The main purpose of prophecy is not to forecast. 1 Corinthians 14:3 tells us “the one who prophesies speaks to people for their strengthening, encouraging and comfort”.
So how is this gift relevant today? In my own personal life:
• Listening to the gift of prophecy helps me to be bold and brave. Especially against evil. In the same spirit of courage shown by Nathan before David (2 Samuel 12) and Elijah before King Ahab (1 Kings 18), I’m inspired to face sin and repent. Here I am not referring to pointing fingers at other people’s flaws. I’m challenged to be defiant against my own temptations, my own tendency to judge others, my own sinful nature and stand against the choices that separate me from God.
• It helps me to be alert in the present and prepare for the future. Studying the prophecies of Daniel and John enables us to discern the times we live in and our role. There’s a reason why God unfolded the succession of empires to the final chapter of Earth’s history and what happens with Christianity before Jesus’ second coming. Most recently, He emphasised the great controversy between good and evil in panoramic visions given to Ellen White. Learning those revelations helps us to understand our heritage and not be deceived.
• It tells me that my limitations are not a barrier to serve God and His mission. None of the prophets were perfect. No matter how great their responsibility, God chose people to share His vision despite their weaknesses and flaws. Despite God’s answer “I will be with you”, Moses and other giants of faith still hesitated. Abraham lied about his wife twice. Jonah, Jeremiah and Elijah complained after witnessing God’s incredible care in action. But He didn’t give up on them, and they accomplished their mission.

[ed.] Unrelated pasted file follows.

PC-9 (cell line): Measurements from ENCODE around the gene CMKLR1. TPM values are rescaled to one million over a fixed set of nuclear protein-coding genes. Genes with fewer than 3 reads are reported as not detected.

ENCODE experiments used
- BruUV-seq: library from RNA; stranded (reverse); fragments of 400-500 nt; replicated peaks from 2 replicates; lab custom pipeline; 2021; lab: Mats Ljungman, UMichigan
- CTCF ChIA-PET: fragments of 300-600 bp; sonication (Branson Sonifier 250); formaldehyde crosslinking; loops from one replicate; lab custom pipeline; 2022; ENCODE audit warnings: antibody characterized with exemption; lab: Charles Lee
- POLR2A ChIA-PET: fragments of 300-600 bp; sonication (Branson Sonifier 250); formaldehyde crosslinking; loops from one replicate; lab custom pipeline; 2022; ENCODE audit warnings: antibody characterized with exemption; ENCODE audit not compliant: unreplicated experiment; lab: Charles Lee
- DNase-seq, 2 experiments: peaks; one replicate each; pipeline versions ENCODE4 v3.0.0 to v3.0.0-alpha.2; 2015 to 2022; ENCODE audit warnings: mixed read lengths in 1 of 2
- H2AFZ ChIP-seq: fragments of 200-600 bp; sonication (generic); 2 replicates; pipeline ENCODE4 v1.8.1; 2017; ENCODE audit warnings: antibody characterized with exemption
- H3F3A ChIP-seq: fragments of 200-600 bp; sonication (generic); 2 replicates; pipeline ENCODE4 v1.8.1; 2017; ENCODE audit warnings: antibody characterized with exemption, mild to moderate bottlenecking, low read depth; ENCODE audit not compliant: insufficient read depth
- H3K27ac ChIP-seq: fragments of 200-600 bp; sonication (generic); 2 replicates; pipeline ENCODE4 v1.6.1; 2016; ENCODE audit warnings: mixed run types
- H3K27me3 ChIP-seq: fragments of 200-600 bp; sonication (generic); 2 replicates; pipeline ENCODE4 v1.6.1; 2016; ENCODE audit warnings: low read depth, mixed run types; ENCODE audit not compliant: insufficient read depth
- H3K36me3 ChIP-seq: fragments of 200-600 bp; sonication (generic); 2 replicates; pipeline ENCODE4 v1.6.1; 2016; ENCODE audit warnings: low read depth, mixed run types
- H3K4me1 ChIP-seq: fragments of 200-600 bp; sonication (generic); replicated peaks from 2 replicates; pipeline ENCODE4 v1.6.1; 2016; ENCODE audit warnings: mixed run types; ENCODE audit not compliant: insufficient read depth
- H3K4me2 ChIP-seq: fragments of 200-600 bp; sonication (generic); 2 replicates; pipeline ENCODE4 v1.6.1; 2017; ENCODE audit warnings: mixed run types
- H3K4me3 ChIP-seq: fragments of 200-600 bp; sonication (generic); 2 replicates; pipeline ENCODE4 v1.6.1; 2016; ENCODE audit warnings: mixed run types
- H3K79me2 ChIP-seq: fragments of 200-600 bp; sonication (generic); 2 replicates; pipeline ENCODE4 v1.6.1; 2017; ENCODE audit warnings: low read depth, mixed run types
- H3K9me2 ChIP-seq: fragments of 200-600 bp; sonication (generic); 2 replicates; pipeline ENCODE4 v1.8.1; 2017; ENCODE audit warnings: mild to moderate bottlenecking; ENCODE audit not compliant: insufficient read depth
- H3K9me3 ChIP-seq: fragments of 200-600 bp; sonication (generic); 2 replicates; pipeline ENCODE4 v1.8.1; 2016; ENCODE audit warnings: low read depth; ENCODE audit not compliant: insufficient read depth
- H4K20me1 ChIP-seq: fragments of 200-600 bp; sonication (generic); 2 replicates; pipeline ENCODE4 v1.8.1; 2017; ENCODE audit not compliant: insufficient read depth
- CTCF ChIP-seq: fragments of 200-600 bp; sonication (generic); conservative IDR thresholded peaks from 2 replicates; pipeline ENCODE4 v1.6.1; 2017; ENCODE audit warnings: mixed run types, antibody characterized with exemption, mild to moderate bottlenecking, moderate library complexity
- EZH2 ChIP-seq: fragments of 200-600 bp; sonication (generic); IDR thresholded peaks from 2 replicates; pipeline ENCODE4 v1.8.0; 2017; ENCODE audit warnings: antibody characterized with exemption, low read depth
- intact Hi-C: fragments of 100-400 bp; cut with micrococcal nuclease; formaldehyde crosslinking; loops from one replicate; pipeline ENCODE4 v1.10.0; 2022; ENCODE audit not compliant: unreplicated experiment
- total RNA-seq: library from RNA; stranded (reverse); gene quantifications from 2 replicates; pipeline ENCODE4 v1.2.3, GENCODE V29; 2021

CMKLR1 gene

• It’s a gift for our emotional, physical and spiritual health. The health reform vision given to Ellen White amazingly shows how much God cares for our wellbeing. I remember the impact of reading a National Geographic feature article in 2005, portraying Seventh-day Adventists in Loma Linda as some of the happiest and healthiest people on the planet. Living the health message given to Mrs White can result in 12 more years of life than an Adventist who does not follow the counsel. God is offering us not only abundant life, but vitality to be a blessing to others.
• It draws me closer to Jesus. That is the ultimate purpose of all prophecies: to connect us to the eternal gospel. In the lyric representation of the Messiah in the Psalms, in the moved proclamation of John beholding the Lamb of God right in front of him, from the most ancient announcement of redemption to the beautiful words of Steps to Christ, messengers of all ages have revealed to us different aspects of the one and only Saviour.
As Graeme Bradford wrote in Prophets are Human, “It’s like a tapestry. If you look at one side, you’ll see what appears to be a mess with pieces of material going in all directions. And that’s how it appears when you begin to consider how God impresses His messengers. But if you look on the other side, at the finished product, you find a beautiful picture. God has used many different ways to paint a picture of His Son for us. We ought not to
get too hung up on looking at how He has done this. Our main concentration should be on looking at the beautiful portrait of His Son.”
God knows how easily we forget. Prophecy is a gift of God’s mercy, pointing to a Father who does not leave His children walking in the dark. He gives us the amount of light we need, according to the path we are on. He sends us warnings and the opportunity to move from our own doom, as He did when He saved Nineveh, as He did with Israel. Prophets are spokespersons of God to shepherd His people at times when they are in danger of getting lost. “The Lord your God will raise up for you a prophet like me from among you, from your brethren. You must listen to him” (Deuteronomy 18:15).
Through prophecies, God gives us the gift of changing our future. Are we listening?
Mariana Venturi is a video producer for Adventist Media.